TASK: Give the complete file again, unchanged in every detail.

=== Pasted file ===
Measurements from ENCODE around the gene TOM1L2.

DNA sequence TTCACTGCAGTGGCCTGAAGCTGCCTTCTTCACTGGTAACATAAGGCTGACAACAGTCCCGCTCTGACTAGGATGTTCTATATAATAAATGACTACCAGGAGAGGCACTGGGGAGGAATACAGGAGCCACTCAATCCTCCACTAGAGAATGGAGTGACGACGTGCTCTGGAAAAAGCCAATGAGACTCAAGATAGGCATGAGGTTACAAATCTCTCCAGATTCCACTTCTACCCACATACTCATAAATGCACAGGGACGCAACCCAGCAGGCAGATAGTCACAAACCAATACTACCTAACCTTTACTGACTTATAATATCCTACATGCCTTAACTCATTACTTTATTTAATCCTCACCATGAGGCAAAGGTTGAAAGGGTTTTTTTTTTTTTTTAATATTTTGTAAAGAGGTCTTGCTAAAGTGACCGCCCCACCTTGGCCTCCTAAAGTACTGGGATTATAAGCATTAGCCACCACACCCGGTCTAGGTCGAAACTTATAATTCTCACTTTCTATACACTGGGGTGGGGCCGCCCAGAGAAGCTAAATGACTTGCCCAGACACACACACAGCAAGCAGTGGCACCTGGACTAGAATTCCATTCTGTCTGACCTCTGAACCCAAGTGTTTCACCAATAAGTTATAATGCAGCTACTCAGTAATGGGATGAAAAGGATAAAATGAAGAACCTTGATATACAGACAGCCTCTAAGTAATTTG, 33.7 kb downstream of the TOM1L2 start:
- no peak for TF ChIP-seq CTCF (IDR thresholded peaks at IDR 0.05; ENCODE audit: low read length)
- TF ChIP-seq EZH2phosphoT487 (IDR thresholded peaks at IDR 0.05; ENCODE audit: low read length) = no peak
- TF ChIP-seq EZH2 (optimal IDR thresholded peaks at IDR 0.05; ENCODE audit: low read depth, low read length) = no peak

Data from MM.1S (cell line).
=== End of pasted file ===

Measurements from ENCODE around the gene TOM1L2.

DNA sequence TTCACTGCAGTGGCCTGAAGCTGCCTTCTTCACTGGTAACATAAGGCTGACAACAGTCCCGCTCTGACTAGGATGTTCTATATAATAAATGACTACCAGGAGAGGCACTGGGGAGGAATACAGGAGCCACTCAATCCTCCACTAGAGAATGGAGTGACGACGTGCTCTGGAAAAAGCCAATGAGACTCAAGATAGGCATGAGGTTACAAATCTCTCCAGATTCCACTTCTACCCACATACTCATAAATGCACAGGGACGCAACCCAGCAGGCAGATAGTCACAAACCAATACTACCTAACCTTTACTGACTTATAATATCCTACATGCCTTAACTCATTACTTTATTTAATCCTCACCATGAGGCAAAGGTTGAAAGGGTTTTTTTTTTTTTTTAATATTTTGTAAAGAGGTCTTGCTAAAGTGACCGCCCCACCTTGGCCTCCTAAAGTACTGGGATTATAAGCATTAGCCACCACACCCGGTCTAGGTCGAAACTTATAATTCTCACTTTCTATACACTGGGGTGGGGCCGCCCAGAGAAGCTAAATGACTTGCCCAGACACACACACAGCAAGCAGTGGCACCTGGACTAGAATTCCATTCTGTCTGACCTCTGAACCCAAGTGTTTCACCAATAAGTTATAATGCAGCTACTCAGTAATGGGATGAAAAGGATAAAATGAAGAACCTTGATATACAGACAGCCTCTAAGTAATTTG, 33.7 kb downstream of the TOM1L2 start:
- no peak for TF ChIP-seq CTCF (IDR thresholded peaks at IDR 0.05; ENCODE audit: low read length)
- TF ChIP-seq EZH2phosphoT487 (IDR thresholded peaks at IDR 0.05; ENCODE audit: low read length) = no peak
- TF ChIP-seq EZH2 (optimal IDR thresholded peaks at IDR 0.05; ENCODE audit: low read depth, low read length) = no peak

Data from MM.1S (cell line).